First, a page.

Should this happen, it may quickly become “obvious to the Kremlin that Russia will pay an exorbitant price for its adventurism”, meaning Putin could withdraw his troops and Ukraine “remain a sovereign democracy”.

2. Partial victory for Russia

Alternatively, it is possible that the conflict will descend into a “quagmire”, the think tank said.

After months of fighting, Russia may well “topple Ukraine’s government and install a puppet regime”. But if neither “Ukraine’s armed forces nor its population are ready to surrender”, the battle could evolve into “a broad-based, well-armed, and well-coordinated insurgency against the invaders” that could then drag on for years or even decades.

Alternatively, Russia could attempt to offer a ceasefire if it manages to seize the industrial heartlands of Donbas, which became its objective after failing to take Kyiv in the opening days of the war.

Russia is making “creeping progress” in the Donbas, helped by the retreat of Ukrainian forces from the city of Severodonetsk, the largest city the Ukrainian forces still held in the Luhansk region of the Donbas. And with “more reserve forces on their way and a willingness to pound cities into submission” analysts believe Moscow will eventually capture the Donbas, said The Times

It would mean Putin has achieved at least his “minimum objective”, explained the paper, and he could then be tempted to offer Ukraine a ceasefire which could “divide Nato at a time when unity between allies is needed more than ever”.

“The Ukrainians would not accept it but he would offer it because he would split the western alliance apart,” said Professor Michael Clarke, a former director of the Royal United Services Institute think tank.

The UK will also not support any agreement or ceasefire with the Russians over fears it could give Putin “time to replenish his battered forces before he sent troops back again to try and take more Ukrainian territory”. 

At a G7 bilateral meeting between France and the UK, President Emmanuel Macron and Boris Johnson agreed that “outright defeat of Russia remained the best outcome” of the war in Ukraine, reported The Times

3. Division

The third possible outcome, according to the Atlantic Council, is “a new Iron Curtain”. This would be created if Ukraine “eventually collapses under the weight of the Russian invasion”, creating a divide “running along the borders of the Baltic states in the north through those of Poland, Slovakia, Hungary, and Romania in the south”.

In this scenario, “the new schism through the heart of Europe brings with it a familiar list of dangers and uncertainties”. The most pressing is that a Russian-held Ukraine will border a host of Nato member states, “raising the prospects of direct conflict”.

CNN reported this week that White House officials have begun to doubt Ukraine will ever be able to take back all the land it has lost to Russia as the conflict enters its fifth month.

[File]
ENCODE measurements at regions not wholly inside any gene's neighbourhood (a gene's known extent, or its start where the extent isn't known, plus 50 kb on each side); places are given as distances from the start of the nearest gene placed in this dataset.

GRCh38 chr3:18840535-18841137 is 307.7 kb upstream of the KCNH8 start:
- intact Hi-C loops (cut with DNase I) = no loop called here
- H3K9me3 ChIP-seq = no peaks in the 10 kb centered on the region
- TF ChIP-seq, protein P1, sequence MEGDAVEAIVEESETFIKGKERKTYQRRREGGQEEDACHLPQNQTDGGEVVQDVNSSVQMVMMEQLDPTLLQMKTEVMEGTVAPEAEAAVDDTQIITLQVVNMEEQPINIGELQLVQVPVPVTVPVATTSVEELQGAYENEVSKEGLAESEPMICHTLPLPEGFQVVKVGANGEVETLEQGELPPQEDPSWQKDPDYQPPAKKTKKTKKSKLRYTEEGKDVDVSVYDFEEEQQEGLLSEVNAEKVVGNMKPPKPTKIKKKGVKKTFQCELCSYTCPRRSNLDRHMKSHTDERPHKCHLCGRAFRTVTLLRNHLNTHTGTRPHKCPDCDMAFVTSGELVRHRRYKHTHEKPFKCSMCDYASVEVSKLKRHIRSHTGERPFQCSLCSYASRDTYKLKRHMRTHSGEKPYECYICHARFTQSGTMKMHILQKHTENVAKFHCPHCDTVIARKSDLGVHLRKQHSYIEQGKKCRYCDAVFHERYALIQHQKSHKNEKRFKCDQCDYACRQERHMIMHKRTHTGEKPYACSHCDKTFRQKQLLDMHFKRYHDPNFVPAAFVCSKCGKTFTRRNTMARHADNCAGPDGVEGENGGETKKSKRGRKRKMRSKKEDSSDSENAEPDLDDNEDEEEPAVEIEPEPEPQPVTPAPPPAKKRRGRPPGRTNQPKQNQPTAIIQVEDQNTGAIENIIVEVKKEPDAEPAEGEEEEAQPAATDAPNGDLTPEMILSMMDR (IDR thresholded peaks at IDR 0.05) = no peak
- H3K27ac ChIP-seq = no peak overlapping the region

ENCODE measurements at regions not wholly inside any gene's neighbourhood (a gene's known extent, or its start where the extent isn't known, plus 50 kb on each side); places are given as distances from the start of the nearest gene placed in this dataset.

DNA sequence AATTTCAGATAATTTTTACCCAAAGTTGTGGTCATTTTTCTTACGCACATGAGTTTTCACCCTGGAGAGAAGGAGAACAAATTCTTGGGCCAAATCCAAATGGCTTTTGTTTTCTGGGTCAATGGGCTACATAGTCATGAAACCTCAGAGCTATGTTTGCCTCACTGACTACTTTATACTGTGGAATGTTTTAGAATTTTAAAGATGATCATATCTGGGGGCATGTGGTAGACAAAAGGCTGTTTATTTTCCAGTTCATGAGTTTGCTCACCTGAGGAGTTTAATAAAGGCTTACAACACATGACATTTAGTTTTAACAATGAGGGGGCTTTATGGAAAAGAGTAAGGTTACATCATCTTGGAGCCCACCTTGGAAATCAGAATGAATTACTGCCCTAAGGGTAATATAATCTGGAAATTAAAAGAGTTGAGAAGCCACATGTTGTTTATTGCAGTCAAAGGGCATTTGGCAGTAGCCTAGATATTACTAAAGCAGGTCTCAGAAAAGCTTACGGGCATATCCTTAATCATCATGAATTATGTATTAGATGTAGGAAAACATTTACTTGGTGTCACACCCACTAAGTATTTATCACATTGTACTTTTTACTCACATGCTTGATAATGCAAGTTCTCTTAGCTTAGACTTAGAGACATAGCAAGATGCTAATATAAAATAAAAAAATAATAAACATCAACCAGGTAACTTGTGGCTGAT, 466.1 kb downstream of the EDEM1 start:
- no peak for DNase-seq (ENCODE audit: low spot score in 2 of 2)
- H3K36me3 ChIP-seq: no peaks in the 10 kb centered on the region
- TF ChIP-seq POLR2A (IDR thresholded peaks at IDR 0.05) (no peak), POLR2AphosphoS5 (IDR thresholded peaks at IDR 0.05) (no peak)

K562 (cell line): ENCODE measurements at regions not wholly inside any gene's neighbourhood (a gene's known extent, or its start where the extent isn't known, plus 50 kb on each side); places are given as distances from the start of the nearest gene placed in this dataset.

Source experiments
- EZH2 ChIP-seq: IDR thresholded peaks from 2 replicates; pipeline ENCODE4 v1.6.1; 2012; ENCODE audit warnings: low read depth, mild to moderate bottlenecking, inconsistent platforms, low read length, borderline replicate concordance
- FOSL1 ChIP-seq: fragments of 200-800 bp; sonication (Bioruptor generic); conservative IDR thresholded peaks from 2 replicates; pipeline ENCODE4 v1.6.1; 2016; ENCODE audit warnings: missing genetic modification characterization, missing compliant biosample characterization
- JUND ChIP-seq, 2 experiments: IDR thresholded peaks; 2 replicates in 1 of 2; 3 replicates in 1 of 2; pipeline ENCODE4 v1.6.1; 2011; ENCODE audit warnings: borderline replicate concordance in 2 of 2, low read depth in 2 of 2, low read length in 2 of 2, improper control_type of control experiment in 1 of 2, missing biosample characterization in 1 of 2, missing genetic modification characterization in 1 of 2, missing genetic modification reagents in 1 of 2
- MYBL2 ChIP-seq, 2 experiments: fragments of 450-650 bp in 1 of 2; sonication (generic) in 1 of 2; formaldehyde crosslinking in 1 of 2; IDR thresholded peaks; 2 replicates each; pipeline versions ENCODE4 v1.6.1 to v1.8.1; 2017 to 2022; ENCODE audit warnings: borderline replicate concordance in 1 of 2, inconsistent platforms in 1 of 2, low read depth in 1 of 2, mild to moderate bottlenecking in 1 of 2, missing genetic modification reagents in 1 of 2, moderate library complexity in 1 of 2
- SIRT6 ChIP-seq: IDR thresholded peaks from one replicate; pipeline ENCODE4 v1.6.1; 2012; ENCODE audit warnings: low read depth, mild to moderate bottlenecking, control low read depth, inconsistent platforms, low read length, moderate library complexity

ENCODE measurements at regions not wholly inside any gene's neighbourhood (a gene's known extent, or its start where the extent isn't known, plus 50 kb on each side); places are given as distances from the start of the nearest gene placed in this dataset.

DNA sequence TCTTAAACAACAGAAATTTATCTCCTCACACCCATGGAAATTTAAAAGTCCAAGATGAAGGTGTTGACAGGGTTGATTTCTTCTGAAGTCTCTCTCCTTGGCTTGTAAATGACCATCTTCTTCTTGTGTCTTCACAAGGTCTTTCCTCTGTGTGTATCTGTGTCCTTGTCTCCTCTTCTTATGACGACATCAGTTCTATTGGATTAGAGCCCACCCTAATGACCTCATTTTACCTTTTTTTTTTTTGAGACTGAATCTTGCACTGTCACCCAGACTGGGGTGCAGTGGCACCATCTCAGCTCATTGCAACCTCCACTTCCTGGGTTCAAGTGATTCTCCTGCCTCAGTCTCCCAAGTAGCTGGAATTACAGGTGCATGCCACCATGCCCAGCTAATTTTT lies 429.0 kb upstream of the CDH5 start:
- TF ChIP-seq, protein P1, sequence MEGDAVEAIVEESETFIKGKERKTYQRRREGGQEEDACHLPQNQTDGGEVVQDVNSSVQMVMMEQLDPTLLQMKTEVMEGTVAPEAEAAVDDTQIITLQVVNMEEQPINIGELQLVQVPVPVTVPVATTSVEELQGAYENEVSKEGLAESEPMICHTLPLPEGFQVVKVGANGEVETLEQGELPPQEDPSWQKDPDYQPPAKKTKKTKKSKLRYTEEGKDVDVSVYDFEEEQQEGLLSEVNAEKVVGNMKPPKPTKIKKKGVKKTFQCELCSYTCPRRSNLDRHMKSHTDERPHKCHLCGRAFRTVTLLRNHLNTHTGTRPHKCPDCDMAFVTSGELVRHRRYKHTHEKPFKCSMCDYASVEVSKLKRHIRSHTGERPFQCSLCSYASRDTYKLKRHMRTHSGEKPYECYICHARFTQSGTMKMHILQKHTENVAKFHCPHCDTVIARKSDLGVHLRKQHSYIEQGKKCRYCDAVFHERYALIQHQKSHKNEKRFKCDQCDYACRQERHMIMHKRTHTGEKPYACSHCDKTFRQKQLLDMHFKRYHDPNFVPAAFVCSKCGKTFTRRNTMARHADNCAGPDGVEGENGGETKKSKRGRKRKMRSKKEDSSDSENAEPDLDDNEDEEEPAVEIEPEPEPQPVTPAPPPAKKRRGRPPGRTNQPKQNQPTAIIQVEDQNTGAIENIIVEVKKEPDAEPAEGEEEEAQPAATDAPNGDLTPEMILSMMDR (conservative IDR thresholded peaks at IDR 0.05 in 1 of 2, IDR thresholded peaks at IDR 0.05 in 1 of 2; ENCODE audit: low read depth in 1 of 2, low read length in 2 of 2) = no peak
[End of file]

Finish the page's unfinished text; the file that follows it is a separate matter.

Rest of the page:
The news site reported that advisers to US President Joe Biden have begun “debating internally how and whether” Zelenskyy “should shift his definition of a Ukrainian ‘victory’” and if he should begin “adjusting for the possibility that his country has shrunk irreversibly”.

However, US officials reportedly “emphasised” to CNN that “this more pessimistic assessment does not mean the US plans to pressure Ukraine into making any formal territorial concessions to Russia in order to end the war”. 

And some parts of the Biden administration remain optimistic that Ukraine can continue to “defy expectations”. National security adviser Jake Sullivan is said to have “remained highly engaged with his Ukrainian counterparts and spent hours on the phone last week discussing Ukrainian efforts to recapture territory” with Ukrainian and American defence staff.

4. Escalation

That is the final potential outcome: an extension of the conflict into a war between Nato and Russia. This is described by the Atlantic Council as “the most dangerous scenario for the future of Europe and the global order”.

Western leaders have confirmed that they will not put boots on the ground in Ukraine or impose a Nato-enforced no-fly zone due to fears of direct engagement with Russia that could trigger a global conflict

But should Nato “decide to escalate its involvement in Ukraine”, the think tank warned, “Russia would be forced to decide whether to back down or directly engage alliance military forces”.

UK Foreign Secretary Liz Truss has warned that if Russia is not stopped in Ukraine, “we are going to see others under threat – the Baltics, Poland, Moldova, and it could end up in a conflict with Nato”.

This would mean a conflict between atomic powers. And “it goes without saying”, said The Telegraph, “that any actual use of nuclear weapons would be disastrous beyond description”. 

General Sir Patrick Sanders, the new head of the British Army, told troops of all ranks today that they must be prepared to “fight and win” to prevent the spread of war in Europe.

In an address to the Royal United Services Institute London, he said that his singular focus is “mobilising the army to help prevent [the spread of] war in Europe by being ready to fight and win alongside our Nato allies and partners”.

“This is our 1937 moment,” said the Army chief, referring to the crucial period leading up to the Second World War.

“We are not at war but must act rapidly so that we aren’t drawn into one through a failure to contain territorial expansion… I will do everything in my power to ensure that the British Army plays its part in averting war.”

The remarks are the “starkest yet” on the war in Ukraine by a serving military chief, said The Times, “and are likely to raise alarm in Whitehall”.